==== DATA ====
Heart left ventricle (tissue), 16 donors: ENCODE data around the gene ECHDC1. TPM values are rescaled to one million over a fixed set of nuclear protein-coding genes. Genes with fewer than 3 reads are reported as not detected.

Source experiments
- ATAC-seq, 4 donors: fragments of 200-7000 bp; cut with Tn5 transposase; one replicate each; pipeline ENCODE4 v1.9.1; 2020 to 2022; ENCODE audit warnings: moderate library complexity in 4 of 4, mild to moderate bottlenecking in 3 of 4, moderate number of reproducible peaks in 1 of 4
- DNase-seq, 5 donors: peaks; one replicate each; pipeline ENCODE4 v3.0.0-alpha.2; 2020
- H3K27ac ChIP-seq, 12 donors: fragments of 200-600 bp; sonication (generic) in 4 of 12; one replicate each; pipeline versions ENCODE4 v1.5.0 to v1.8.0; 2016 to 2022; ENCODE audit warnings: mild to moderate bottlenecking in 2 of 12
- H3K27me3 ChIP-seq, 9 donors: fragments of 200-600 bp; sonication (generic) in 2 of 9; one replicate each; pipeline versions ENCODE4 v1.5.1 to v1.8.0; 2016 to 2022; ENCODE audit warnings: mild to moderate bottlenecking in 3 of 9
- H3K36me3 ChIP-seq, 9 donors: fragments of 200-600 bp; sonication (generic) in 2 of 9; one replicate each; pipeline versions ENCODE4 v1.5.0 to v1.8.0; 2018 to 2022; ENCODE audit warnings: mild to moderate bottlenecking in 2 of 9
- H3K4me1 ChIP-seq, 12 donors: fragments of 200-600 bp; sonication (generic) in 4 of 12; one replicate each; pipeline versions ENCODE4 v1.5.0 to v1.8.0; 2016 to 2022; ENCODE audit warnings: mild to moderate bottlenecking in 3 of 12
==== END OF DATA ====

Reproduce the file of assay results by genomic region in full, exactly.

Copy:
Heart left ventricle (tissue), 16 donors: ENCODE data around the gene ECHDC1. TPM values are rescaled to one million over a fixed set of nuclear protein-coding genes. Genes with fewer than 3 reads are reported as not detected.

Source experiments
- ATAC-seq, 4 donors: fragments of 200-7000 bp; cut with Tn5 transposase; one replicate each; pipeline ENCODE4 v1.9.1; 2020 to 2022; ENCODE audit warnings: moderate library complexity in 4 of 4, mild to moderate bottlenecking in 3 of 4, moderate number of reproducible peaks in 1 of 4
- DNase-seq, 5 donors: peaks; one replicate each; pipeline ENCODE4 v3.0.0-alpha.2; 2020
- H3K27ac ChIP-seq, 12 donors: fragments of 200-600 bp; sonication (generic) in 4 of 12; one replicate each; pipeline versions ENCODE4 v1.5.0 to v1.8.0; 2016 to 2022; ENCODE audit warnings: mild to moderate bottlenecking in 2 of 12
- H3K27me3 ChIP-seq, 9 donors: fragments of 200-600 bp; sonication (generic) in 2 of 9; one replicate each; pipeline versions ENCODE4 v1.5.1 to v1.8.0; 2016 to 2022; ENCODE audit warnings: mild to moderate bottlenecking in 3 of 9
- H3K36me3 ChIP-seq, 9 donors: fragments of 200-600 bp; sonication (generic) in 2 of 9; one replicate each; pipeline versions ENCODE4 v1.5.0 to v1.8.0; 2018 to 2022; ENCODE audit warnings: mild to moderate bottlenecking in 2 of 9
- H3K4me1 ChIP-seq, 12 donors: fragments of 200-600 bp; sonication (generic) in 4 of 12; one replicate each; pipeline versions ENCODE4 v1.5.0 to v1.8.0; 2016 to 2022; ENCODE audit warnings: mild to moderate bottlenecking in 3 of 12